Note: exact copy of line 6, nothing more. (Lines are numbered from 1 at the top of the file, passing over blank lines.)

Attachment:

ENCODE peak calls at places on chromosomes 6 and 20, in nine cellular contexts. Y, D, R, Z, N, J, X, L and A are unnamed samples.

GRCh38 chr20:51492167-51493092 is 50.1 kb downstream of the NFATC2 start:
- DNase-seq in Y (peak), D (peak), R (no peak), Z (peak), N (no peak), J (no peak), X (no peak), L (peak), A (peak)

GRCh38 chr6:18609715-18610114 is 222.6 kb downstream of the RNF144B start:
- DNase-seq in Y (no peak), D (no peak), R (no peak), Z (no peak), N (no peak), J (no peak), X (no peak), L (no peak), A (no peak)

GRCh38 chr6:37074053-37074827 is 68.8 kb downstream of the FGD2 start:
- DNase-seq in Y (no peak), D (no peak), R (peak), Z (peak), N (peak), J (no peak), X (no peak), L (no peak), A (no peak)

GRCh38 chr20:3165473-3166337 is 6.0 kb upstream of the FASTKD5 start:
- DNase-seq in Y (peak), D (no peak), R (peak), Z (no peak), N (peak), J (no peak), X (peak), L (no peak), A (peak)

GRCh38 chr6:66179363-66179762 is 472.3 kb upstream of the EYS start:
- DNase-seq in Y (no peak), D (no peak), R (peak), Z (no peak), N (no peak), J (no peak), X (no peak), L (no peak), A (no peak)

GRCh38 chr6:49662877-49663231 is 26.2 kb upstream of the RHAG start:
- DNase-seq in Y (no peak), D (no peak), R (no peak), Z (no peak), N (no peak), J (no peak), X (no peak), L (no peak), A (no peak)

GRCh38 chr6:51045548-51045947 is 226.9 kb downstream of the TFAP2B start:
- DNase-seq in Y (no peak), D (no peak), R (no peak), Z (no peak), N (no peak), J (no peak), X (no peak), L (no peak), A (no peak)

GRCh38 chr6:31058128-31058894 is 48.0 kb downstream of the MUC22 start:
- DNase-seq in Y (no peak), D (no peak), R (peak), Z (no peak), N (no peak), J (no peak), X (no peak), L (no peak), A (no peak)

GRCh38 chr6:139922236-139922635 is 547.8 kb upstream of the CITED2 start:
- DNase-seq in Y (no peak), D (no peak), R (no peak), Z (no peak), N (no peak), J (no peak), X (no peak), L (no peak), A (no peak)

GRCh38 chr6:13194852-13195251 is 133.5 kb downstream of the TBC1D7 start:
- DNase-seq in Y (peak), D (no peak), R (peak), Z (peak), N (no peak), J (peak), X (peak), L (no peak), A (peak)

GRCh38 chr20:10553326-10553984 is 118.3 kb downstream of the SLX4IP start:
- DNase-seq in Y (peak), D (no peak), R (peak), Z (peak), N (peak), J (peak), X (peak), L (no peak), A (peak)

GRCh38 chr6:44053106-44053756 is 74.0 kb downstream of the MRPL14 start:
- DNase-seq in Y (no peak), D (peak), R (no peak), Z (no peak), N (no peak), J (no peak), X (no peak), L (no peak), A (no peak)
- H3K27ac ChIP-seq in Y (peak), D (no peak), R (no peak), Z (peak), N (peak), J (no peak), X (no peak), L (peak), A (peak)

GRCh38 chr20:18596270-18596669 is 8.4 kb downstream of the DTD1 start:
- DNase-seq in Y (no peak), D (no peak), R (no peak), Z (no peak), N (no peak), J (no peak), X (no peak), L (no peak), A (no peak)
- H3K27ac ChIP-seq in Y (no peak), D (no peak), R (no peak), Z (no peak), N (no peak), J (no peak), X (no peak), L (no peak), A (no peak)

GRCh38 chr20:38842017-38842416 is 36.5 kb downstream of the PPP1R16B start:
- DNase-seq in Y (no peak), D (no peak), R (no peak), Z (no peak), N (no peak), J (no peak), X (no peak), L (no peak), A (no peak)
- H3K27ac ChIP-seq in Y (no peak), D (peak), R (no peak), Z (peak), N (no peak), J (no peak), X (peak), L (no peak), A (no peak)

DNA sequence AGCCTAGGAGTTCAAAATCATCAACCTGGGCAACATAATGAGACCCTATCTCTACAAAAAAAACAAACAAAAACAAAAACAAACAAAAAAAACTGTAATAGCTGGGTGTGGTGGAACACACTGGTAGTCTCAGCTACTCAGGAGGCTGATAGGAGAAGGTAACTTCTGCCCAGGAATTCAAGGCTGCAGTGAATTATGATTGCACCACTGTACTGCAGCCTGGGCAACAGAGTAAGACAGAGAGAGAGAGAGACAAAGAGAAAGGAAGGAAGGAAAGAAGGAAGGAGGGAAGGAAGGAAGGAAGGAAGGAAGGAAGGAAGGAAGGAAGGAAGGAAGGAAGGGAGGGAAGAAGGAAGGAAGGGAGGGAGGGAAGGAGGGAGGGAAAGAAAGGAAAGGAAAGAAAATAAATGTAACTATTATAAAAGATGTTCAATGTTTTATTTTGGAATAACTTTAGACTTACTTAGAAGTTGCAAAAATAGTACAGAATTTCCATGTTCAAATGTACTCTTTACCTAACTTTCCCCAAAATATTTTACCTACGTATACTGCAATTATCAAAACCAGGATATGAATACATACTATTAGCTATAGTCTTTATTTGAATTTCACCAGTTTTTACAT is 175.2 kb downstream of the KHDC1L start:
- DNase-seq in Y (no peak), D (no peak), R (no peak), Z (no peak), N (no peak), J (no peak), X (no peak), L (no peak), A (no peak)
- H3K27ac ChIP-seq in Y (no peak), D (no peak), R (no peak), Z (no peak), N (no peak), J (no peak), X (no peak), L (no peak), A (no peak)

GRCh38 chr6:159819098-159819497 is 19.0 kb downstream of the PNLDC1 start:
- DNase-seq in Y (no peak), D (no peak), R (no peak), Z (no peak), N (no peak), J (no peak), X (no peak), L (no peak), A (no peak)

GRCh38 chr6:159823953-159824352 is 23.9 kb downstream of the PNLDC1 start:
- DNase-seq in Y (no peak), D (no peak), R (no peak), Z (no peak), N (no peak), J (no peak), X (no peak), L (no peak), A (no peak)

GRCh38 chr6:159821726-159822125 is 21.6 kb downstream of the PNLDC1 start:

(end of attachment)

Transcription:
GRCh38 chr6:37074053-37074827 is 68.8 kb downstream of the FGD2 start: